Commercial Record: There are certainly some accepted best practices for on-page SEO, but today’s search algorithm relies heavily on machine learning to help connect users with the best and most useful content. The key is to focus on the user, their goal and stage of the buyer’s journey, and strive to create better, more useful content that stands out from the competition. It’s not about using SEO data to drive content, instead, SEO technology and data is used to support and validate useful marketing content for real people.
TWM: What is the role of keywords in increasing ROI on SEO today?
Commercial Record: A lot of thinking about modern SEO has shifted away from “keywords” and more toward topics and audiences. Keyword data is still very important, but the way keywords are thought of and how they are used has changed among market leaders. Keywords should be used to understand distinct audiences and groups of users based on personas, buyer journey stage, and SEO intent funnel stage. If this context informs keyword mapping and content creation, it can help support a strong ROI within your overall SEO strategy.
ROI should really be measured at the analytics level, and while there are techniques to try and project ROI based on keyword rankings, this approach is often unreliable because there are too many variables to consider.
TWM: Tell us a little bit about your background and about the SEO professionals in Colorado. Also share what would your ideal customer look like and what services would you provide?
Commercial Record: I founded CSP in 2012 as a boutique SEO agency that offers a more advanced and holistic flavor of SEO than what was usual back then. Over the years, we’ve grown in terms of the technology we use (and create), the talent we hire and our overall approach to SEO. We take a business-first approach to SEO that is (surprisingly) somewhat unique. Instead of using SEO data and tools to create a strategy, we create a strategy based on our clients’ business goals and revenue, and then use technology and data to validate and scale that strategy. Revenue and ROI are our north star when it comes to success, with things like ratings and traffic being part of the equation, but secondary.
Our ideal client markets are nationwide in the US (can also serve international markets), can be B2B or B2C, understand the value and potential of SEO, and have the in-house infrastructure to support a comprehensive SEO program. We are looking for clients who are committed to partnering versus contracting with a vendor, that means having an in-house content team or willing to pay for content, have web development resources and are willing to prioritize SEO (or willing to pay for that development), and are generally serious about making Search engine optimization is a priority within the organization. We do not take projects that are inappropriate or do not think we can win them.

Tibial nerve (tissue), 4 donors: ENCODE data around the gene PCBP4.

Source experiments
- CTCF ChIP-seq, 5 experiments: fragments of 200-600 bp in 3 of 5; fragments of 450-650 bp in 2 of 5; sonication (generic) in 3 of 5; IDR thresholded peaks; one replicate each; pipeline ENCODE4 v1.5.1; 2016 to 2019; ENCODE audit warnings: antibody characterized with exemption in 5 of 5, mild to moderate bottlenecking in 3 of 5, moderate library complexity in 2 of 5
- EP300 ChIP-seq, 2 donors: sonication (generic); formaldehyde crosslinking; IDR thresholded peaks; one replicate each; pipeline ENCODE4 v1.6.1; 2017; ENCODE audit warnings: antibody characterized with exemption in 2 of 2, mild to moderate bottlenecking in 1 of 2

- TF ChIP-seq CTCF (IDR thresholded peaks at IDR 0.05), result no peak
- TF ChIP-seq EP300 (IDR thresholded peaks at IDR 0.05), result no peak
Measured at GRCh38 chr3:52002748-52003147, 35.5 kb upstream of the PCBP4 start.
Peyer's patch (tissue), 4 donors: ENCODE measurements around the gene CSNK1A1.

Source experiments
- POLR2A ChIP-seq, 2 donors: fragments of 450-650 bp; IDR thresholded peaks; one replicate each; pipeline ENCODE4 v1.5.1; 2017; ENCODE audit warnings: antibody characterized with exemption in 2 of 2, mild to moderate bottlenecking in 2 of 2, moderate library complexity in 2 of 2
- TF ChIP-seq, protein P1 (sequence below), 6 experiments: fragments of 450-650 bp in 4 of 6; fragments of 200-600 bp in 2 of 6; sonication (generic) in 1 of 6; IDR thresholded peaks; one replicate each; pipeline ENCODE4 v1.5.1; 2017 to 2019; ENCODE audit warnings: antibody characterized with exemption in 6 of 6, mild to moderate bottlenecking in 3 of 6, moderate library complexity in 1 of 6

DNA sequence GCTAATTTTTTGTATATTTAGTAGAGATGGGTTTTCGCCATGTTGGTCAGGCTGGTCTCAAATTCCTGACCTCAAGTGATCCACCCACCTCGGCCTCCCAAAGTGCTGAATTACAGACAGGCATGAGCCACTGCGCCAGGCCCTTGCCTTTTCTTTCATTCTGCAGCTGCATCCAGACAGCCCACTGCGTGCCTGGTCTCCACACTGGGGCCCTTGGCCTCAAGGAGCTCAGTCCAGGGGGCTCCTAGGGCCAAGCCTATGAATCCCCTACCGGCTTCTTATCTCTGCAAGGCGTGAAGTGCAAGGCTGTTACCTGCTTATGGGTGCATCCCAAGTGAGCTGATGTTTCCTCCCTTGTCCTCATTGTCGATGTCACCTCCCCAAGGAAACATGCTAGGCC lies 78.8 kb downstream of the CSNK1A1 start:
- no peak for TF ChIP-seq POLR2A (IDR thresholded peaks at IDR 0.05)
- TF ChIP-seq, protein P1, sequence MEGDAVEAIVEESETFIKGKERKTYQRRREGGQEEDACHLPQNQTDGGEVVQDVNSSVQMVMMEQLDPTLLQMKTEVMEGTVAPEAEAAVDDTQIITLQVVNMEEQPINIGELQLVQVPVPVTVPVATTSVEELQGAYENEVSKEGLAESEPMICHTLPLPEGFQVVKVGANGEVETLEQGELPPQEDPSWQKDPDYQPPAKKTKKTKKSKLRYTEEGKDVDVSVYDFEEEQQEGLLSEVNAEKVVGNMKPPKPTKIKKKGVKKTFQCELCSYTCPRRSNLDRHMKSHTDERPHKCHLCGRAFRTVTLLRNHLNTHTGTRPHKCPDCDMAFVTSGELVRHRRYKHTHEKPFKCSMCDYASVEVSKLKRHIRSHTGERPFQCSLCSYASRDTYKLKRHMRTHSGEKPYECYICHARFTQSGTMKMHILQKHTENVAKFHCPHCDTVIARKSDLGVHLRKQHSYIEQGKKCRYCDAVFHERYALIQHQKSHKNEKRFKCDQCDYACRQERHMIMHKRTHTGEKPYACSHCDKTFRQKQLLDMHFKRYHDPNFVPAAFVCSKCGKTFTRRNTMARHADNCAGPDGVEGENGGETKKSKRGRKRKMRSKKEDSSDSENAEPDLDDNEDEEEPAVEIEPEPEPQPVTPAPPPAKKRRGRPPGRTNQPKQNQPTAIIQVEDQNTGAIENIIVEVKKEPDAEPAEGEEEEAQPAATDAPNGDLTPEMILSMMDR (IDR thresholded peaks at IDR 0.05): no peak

We provide professional SEO services, which include SEO consulting and project management, SEO content strategy and content production, technical SEO, and link building. We can make references to other channels, but we live and breathe SEO.
TWM: How do you measure ROI for SEO and PPC? What are the important metrics to track?
Commercial Record: Conversions, sponsored conversions, top conversion paths, page value, and of course revenue if e-commerce is configured. We coordinate closely with the Pay Per Click (PPC) teams but we don’t typically measure paid search conversions and ROI. If you track conversions within analytics and know the average transaction value (ATV) or lifetime customer value (LCV), you can use the internal conversion rate to calculate your ROI. There are some nuances of how to calculate, but the method is fairly straightforward.
TWM: How important is building trust in your content and SEO efforts? How can marketers communicate a message that “sells” or at least “attracts” while building a trustworthy brand perception?
Commercial Record: It is very important. Google’s EAT factors specifically invoke trustworthiness as a primary consideration when evaluating negative impacts from one of Google’s core algorithm updates, and if you’re in the YMYL category, not establishing trust properly can lead to greater declines in Google.
It’s not about the message and more about helping Google (and users) understand that the content is accurate, current, and written by a trusted source. Your message should be directed to the user based on their stage of the buyer journey and SEO intent funnel, so if they have a transactional intent feel free to sell away! Just make sure you state all the facts in an accurate and reliable manner. If you’re serving users looking for more track content, make sure you clearly show the date of publication, a real experienced author, and external links to trusted sources to back up what you’re saying.
Chris Rodgers is the founder and CEO of Colorado SEO Pros (CSP), a professional search engine optimization (SEO) agency serving regional and national organizations and institutions. CSP specializes in delivering a superior SEO experience backed by the most advanced SEO technology, a deep meter of SEO talent and a business-first approach that puts client revenue and campaign ROI as a top priority. CSP has a proven track record of success in competitive sectors and adds value to its clients’ businesses through creativity, dedication and an unparalleled desire to achieve the best results. Chris founded Colorado SEO Pros in 2012.